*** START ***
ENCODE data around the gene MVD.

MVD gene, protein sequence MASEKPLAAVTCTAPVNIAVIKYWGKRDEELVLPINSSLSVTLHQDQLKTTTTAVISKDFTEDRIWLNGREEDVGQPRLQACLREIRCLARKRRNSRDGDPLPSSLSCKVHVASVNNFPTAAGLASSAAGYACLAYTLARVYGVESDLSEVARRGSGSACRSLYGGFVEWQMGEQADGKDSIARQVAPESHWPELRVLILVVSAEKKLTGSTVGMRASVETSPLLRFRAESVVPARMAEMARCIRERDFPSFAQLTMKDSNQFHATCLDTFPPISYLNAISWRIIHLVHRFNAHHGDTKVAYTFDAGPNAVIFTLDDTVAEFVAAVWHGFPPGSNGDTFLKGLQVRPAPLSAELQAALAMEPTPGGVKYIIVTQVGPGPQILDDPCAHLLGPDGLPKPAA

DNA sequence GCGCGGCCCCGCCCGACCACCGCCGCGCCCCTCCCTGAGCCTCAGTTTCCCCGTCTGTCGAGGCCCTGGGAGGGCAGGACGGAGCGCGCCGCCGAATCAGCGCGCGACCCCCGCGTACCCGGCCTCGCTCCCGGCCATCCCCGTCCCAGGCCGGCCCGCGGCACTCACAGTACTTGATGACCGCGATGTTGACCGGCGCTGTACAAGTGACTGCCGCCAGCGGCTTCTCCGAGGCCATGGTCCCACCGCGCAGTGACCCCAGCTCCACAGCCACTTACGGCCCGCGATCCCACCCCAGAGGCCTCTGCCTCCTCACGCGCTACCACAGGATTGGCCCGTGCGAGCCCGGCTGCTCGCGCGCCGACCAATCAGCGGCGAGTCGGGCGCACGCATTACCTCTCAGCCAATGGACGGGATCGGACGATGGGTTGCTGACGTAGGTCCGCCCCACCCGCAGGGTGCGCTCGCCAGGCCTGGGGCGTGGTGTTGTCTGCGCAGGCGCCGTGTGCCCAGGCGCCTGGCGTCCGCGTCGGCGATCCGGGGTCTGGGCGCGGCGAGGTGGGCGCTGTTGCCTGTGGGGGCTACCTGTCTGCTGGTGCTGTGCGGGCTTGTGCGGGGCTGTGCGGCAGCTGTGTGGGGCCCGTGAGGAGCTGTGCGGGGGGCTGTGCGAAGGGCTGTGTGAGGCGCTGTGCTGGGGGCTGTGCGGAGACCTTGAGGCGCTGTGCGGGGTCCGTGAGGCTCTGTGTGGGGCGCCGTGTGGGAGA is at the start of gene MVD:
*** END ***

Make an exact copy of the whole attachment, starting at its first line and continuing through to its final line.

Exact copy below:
ENCODE data around the gene MVD.

MVD gene, protein sequence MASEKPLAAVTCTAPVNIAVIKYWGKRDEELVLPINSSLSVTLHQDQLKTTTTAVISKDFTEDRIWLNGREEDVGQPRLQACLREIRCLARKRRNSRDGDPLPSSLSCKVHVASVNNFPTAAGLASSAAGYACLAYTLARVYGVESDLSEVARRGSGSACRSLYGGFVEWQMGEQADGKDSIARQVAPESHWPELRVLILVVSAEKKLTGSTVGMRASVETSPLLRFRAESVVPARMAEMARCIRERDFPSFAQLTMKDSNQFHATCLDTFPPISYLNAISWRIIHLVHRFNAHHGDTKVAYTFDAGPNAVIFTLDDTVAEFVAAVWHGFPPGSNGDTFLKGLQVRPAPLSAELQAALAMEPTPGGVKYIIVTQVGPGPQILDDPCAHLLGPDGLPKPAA

DNA sequence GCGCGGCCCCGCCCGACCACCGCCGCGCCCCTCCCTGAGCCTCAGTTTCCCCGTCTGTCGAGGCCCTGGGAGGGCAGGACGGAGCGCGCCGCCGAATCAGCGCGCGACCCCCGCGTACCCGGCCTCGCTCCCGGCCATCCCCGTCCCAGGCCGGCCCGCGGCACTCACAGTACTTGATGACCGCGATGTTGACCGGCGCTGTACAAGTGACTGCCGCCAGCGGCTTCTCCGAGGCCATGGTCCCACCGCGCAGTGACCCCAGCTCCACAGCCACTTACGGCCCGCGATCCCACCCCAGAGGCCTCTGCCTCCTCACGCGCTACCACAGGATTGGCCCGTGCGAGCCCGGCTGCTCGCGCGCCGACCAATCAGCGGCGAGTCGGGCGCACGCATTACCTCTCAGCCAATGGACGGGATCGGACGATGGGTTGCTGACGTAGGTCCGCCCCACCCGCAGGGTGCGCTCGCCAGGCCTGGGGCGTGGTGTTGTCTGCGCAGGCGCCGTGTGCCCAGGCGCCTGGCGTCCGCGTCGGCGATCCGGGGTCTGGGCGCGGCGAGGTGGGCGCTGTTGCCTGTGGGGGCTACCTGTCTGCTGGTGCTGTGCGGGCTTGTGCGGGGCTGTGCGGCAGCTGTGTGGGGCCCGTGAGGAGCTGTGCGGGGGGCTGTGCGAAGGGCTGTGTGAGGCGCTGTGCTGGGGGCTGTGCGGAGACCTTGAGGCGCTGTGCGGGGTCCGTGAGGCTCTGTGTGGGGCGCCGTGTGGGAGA is at the start of gene MVD: